Editorial: Positive thinking goes only so far

  • Dartmouth College graduates walk past Dartmouth Hall to line up with other students for commencement in Hanover, N.H., on June 12, 2022. (Valley News - Geoff Hansen) Copyright Valley News. May not be reprinted or used online without permission. Send requests to permission@vnews.com. Geoff Hansen

Published: 6/21/2022 11:14:48 AM
Modified: 6/21/2022 11:14:27 AM

We read with interest the text of NFL star Russell Wilson’s commencement address last Sunday to Dartmouth College’s Class of 2022. His remarks were both witty and inspiring, intended to launch the new graduates into the world on a sea of buoyant optimism. So far as it went, the speech was a rousing success. Yet, we seem to hear a faint voice crying in the wilderness that it didn’t go quite far enough.

“Graduates, I’m not here to tell you every dream is going to come true for you,” Wilson told the crowd of 8,000 graduates and guests gathered on the Green. “But I am here to tell you that every dream is going to come true for someone. And why shouldn’t that someone be you? ...

“If you’ve got that voice in your head saying, ‘Why not you?’ that helps keep you going. And it helps keep you working. Because if you believe all things are possible . . . well, that means you’ve got to put in the work to make it happen. ‘Why not you?’ is a winner’s mentality.”

Certainly, this exhortation could be expected to resonate with graduates leaving Hanover with a Dartmouth degree in hand, itself a certification of talent and brains that invites the bearer to dream big in the presence of great opportunity and profitably ask the question, “Why not me?”

Here’s the thing, though. Dartmouth graduates — all of us really — also have to be prepared for life’s inevitable moments of despair and quiet desperation, when the question we ask ourselves is: “Why me? Why am I being singled out for this suffering?” It’s an age-old question; in a sea of troubles, it takes a resolute character indeed to reply, “Well, why not me?”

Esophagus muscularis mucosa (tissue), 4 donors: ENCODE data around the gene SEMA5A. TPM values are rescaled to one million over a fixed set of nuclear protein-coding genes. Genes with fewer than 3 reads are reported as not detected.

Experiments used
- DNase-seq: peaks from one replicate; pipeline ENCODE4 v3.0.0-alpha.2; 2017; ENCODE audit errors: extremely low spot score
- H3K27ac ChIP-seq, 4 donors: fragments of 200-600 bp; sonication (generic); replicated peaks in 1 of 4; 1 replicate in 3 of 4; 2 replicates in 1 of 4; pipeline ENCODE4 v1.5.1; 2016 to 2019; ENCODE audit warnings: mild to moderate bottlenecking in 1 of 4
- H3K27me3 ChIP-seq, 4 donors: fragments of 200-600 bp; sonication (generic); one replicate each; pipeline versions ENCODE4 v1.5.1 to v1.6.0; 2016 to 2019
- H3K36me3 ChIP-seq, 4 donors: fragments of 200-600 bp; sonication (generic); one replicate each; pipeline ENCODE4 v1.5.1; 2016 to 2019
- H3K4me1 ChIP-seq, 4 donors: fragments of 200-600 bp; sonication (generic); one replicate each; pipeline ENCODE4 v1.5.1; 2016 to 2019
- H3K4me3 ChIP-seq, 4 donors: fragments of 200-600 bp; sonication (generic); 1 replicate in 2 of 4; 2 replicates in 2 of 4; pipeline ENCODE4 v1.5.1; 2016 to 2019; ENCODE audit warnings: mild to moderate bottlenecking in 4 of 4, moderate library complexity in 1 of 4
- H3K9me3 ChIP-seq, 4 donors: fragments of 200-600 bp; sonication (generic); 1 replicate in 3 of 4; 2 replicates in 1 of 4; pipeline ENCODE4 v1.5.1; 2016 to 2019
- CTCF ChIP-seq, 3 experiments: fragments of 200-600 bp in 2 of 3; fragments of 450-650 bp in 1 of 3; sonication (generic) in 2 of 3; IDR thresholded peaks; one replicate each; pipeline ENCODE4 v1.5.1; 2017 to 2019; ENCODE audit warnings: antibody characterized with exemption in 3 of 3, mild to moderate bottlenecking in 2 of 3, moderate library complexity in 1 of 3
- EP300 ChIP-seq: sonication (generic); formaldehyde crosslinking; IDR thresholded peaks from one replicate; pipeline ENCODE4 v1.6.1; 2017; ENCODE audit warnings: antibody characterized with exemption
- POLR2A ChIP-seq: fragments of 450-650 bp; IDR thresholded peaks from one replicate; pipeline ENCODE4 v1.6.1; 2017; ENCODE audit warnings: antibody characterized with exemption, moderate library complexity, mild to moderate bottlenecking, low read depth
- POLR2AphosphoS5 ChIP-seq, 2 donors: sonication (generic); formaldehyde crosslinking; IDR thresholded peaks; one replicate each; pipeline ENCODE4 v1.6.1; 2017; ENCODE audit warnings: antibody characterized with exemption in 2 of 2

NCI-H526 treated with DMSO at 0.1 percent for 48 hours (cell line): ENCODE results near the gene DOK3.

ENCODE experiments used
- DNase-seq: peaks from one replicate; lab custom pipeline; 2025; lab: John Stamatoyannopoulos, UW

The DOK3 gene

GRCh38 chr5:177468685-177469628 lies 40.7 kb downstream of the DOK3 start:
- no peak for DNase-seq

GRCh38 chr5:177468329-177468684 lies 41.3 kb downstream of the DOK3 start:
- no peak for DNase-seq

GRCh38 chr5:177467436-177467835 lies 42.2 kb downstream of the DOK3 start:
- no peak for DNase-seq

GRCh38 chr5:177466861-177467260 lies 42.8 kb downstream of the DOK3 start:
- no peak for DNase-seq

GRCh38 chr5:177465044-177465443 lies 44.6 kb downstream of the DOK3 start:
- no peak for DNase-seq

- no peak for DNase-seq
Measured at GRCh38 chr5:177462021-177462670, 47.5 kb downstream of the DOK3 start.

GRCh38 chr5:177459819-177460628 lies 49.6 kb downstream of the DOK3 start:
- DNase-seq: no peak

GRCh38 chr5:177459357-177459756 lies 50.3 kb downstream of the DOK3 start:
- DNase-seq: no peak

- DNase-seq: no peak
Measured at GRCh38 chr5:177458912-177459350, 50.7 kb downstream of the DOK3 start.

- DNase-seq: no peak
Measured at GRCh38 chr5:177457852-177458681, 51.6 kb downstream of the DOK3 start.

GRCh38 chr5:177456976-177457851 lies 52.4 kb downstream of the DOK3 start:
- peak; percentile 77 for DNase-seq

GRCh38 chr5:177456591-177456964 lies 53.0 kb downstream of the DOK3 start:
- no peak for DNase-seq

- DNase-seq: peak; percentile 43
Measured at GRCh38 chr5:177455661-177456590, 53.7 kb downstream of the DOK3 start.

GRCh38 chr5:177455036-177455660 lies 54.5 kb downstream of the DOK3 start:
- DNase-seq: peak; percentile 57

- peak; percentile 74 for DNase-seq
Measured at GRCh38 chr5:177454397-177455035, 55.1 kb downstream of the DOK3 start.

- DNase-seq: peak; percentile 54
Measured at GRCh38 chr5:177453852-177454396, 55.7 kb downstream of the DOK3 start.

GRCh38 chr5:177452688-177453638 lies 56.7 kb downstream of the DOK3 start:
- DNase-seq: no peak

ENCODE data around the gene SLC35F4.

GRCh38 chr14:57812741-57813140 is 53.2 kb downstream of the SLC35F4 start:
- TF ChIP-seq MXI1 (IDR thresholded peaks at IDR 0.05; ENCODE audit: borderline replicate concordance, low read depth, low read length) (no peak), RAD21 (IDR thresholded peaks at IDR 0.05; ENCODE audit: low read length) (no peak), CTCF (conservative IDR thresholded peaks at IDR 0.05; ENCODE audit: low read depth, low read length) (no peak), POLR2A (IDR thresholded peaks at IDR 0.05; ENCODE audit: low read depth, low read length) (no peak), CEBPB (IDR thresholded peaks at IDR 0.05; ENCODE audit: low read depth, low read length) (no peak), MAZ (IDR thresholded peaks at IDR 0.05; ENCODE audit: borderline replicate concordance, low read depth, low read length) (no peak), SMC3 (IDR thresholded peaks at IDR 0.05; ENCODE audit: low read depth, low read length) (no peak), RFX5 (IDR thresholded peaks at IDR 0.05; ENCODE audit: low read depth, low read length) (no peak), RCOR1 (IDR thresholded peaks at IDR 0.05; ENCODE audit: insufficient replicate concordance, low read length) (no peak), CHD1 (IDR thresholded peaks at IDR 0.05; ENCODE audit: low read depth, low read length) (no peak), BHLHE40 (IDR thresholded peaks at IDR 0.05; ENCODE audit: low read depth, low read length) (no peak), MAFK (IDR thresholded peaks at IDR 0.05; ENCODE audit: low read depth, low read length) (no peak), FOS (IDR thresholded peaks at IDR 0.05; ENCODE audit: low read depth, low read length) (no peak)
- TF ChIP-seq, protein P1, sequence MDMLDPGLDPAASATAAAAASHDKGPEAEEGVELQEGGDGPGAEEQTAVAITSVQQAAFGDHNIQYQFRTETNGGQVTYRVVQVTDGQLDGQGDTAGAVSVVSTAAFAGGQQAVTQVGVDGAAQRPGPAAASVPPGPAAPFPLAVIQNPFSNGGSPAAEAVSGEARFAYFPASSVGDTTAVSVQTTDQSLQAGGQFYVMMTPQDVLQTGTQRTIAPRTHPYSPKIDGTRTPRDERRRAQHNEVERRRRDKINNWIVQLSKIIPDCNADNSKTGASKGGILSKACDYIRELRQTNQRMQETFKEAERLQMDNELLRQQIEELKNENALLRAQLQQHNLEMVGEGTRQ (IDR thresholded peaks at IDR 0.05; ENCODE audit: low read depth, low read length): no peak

Thus we hope the newly minted graduates also understand the underappreciated role that luck plays in success and failure. In recent years, books and academic studies have suggested that plain old luck, good and bad, plays a bigger part in outcomes across a range of fields than has been generally thought. While traits such as talent, drive and perseverance are certainly associated with successful people, they may not be determinative. Equally talented and hard-working people experience failure.

With that in mind, we turn to another figure from the sports world, Jon Horford, brother of the Boston Celtics’ formidable Al. Jon is a candidate in the Democratic primary election for the Michigan House of Representatives in the 77th District. He brings to the campaign table, besides a college and professional basketball career of his own, years of mentoring young people to develop life and entrepreneurship skills and find fulfilling careers.

Jon Horford told The Boston Globe recently that one of the lessons that translates well from basketball to life is that you don’t necessarily get what you want: “I tell kids all the time, ‘Just because you work really hard doesn’t mean you’re going to get what you want. Even if you work harder than people around you, it doesn’t mean you’ll accomplish your goals. But there’s a strength of character gained in going through these trials and by these hardships. How are you going to react? How are you going to go forward? The ability to adapt, keep an open mind, make the best of a situation, regardless of how things turn out, is the beauty in everything. Just embrace it.’ ”

Indeed, this beautiful world has two faces — one of success, one of failure; one of gain and one of loss; one of laughter and one of sorrow. And you never know from one day to the next which one will be turned in your direction.




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